By Paul Homewood
h/t Ian Magness
In years gone by, you would have been entitled to think this was an April Fool’s joke!
Sadly it is now just a sign of the crazy times we live in:
All dairy cows will be given “methane suppressants” to stop them belching so much under the Government’s net zero plans.
Ministers are planning to force farmers to give their livestock “compound feeds” that contain additives to reduce gassy digestion.
Cows and other farm animals produce around 14 per cent of the total carbon emissions created by human activity worldwide.
Methane is released into the air when cows belch or break wind and is one of the most potent greenhouse gases – warming the planet 25 times more effectively than carbon dioxide.
The Government’s Net Zero Growth Plan, released this week, contained new measures to help Britain reach its 2050 climate goal after the High Court ruled that existing plans were not detailed enough.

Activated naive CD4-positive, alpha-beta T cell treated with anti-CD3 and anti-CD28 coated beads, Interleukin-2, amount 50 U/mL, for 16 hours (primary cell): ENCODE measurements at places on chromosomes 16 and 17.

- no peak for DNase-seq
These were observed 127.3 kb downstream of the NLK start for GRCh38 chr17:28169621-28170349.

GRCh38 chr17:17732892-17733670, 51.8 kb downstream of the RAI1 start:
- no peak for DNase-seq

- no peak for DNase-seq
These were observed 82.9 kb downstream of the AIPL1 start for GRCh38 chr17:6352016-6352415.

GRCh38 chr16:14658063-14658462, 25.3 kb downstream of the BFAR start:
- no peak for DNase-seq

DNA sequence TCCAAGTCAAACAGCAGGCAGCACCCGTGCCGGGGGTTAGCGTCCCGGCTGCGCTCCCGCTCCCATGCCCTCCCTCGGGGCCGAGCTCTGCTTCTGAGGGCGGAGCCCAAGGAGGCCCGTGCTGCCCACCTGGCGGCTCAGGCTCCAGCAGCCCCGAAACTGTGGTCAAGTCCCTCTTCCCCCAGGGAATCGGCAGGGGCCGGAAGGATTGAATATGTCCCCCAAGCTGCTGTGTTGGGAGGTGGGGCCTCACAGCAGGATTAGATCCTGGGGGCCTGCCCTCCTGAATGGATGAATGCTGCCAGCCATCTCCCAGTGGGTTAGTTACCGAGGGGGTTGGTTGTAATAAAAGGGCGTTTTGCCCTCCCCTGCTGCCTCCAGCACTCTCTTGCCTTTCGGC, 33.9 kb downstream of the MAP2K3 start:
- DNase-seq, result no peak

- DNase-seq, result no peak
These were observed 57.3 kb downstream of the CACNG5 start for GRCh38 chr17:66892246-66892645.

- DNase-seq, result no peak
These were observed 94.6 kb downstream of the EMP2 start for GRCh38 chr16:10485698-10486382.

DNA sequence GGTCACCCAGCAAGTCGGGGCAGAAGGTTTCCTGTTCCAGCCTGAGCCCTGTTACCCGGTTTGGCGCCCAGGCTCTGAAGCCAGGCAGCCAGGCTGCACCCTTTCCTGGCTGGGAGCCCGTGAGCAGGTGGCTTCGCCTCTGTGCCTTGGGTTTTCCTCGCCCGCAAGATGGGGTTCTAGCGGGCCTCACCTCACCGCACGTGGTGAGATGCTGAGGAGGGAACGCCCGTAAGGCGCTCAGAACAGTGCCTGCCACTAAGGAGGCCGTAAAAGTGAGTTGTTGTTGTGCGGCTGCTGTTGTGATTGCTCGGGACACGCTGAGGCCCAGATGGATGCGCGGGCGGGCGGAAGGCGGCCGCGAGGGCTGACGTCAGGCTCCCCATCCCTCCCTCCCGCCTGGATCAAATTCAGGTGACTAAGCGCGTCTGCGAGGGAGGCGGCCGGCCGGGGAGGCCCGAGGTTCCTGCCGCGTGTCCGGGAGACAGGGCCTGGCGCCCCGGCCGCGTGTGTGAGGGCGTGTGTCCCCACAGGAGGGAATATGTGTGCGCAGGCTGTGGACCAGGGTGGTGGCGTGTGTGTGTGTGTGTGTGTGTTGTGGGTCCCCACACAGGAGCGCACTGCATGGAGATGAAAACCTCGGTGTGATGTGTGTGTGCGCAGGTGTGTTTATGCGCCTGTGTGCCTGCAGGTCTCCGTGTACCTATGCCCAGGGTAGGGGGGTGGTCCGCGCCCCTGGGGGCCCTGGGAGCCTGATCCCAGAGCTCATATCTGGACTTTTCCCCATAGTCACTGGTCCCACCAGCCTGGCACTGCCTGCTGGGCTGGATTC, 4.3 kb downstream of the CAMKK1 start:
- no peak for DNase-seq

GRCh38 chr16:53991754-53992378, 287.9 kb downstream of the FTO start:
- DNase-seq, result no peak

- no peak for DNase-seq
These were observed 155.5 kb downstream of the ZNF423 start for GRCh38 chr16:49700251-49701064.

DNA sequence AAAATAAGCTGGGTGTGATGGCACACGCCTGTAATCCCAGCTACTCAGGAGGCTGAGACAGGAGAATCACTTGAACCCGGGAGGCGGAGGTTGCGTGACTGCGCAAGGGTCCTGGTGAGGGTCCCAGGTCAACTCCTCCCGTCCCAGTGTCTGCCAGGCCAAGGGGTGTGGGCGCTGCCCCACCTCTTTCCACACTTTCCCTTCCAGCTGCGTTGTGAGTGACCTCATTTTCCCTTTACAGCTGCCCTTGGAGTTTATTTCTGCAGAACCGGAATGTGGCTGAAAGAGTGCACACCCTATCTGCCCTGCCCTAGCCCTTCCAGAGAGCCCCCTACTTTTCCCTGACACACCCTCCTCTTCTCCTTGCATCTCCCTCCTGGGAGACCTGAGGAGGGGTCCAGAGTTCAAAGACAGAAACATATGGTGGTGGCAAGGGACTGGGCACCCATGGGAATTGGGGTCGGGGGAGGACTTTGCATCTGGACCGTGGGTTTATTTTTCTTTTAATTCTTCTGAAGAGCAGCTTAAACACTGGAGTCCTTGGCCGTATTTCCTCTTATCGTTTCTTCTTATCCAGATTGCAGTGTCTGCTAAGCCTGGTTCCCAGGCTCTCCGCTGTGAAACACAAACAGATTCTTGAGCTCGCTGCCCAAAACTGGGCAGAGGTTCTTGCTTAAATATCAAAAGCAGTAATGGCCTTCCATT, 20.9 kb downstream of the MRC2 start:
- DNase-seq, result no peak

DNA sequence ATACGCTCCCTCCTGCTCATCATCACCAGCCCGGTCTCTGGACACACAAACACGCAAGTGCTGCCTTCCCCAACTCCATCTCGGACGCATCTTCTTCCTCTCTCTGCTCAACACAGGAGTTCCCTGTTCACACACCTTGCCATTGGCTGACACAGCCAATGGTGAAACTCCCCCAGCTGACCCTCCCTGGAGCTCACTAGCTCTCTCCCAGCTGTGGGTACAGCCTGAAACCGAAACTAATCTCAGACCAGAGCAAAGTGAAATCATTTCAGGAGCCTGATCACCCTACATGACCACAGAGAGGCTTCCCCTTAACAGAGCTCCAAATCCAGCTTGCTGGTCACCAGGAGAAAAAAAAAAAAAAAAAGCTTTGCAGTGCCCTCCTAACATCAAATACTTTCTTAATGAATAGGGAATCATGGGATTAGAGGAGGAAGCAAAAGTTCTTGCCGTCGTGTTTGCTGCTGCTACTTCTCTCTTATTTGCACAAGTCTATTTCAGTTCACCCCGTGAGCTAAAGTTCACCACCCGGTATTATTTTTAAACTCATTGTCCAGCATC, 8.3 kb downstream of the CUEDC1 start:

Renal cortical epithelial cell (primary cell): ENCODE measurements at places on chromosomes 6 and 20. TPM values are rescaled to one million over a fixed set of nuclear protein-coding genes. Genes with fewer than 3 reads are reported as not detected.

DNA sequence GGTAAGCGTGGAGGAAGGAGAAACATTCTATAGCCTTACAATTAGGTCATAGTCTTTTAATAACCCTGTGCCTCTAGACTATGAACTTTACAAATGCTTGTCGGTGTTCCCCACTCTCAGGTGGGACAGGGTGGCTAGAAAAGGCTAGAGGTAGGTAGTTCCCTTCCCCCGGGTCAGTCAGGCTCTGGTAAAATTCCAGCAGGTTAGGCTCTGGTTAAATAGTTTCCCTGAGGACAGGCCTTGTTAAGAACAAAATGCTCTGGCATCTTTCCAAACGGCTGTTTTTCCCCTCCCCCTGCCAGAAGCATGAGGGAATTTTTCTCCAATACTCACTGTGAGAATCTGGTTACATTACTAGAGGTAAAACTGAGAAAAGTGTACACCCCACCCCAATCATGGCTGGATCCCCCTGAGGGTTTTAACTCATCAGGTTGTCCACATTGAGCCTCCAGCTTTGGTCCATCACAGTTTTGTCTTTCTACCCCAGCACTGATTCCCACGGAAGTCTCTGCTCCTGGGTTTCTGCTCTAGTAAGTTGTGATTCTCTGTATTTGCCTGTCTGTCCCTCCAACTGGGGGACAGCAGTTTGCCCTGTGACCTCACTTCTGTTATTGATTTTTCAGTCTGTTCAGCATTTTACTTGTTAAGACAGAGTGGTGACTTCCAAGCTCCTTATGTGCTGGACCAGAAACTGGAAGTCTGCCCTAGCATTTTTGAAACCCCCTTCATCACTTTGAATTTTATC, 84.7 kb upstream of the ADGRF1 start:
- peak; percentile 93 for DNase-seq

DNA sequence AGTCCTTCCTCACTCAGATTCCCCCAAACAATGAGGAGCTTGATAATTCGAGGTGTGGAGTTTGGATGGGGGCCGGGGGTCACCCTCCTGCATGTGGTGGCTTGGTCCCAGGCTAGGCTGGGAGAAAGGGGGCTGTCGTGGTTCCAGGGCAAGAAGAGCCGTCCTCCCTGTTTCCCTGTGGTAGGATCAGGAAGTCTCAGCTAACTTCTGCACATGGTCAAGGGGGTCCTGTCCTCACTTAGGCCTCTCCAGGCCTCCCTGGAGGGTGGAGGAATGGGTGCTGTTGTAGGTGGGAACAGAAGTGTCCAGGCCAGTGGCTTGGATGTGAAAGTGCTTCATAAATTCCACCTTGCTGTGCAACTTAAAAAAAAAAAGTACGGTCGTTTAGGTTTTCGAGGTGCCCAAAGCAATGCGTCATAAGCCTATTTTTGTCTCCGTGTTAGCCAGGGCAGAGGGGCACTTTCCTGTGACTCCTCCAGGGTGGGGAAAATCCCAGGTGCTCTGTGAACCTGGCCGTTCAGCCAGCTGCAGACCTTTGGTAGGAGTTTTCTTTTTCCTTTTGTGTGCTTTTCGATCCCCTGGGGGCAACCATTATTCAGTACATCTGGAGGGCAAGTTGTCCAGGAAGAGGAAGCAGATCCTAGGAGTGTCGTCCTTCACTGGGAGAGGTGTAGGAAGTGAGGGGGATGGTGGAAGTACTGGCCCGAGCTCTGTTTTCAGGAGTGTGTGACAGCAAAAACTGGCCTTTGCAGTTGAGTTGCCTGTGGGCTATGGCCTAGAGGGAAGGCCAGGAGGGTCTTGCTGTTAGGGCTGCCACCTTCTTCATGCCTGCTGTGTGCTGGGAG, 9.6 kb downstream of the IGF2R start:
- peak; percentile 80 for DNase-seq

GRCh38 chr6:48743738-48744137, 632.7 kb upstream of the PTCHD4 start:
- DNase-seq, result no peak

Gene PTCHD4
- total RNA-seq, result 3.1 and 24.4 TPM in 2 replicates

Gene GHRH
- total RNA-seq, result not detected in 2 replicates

The plan said officials “anticipate entry of high efficacy methane suppressing products to the UK market from 2025” and would explore their use for cow farms “at pace”.
“This will include the ambition to mandate the introduction of products with proven safety and efficacy in compound feeds for cattle as soon as practically possible in England,” it added.
The news was welcomed by green campaigners who said it would help the UK to reduce methane emissions.
Britain’s commitment to the Global Methane Pledge requires it to reduce emissions by 30 per cent by 2030, but analysis by the Green Alliance suggests current plans will only cut them by 14 per cent.
Dustin Benton, a former chief analytical adviser to the Government on food strategy, said the suppressants should be given to dairy cows first but could later be adapted for sheep.
“Most dairy cows are milked twice a day, and when they’re going to be milked they usually eat, so that’s a pretty good way of getting it into them,” he said.
“Let’s start with what we can, reduce the methane that comes from cows and work out how we can go further.”
It is estimated that the extra cost of feeding methane suppressants to cows would add around 33p per year to the cost of milk for the average consumer.
But the cost could be borne by taxpayers if ministers choose to subsidise the feed, or by supermarkets in a form of greenhouse gas levy.
The afore mentioned Dustin Benton just happens to be Policy Director at the Green Alliance, something which the Telegraph disingenuously omitted to mention.
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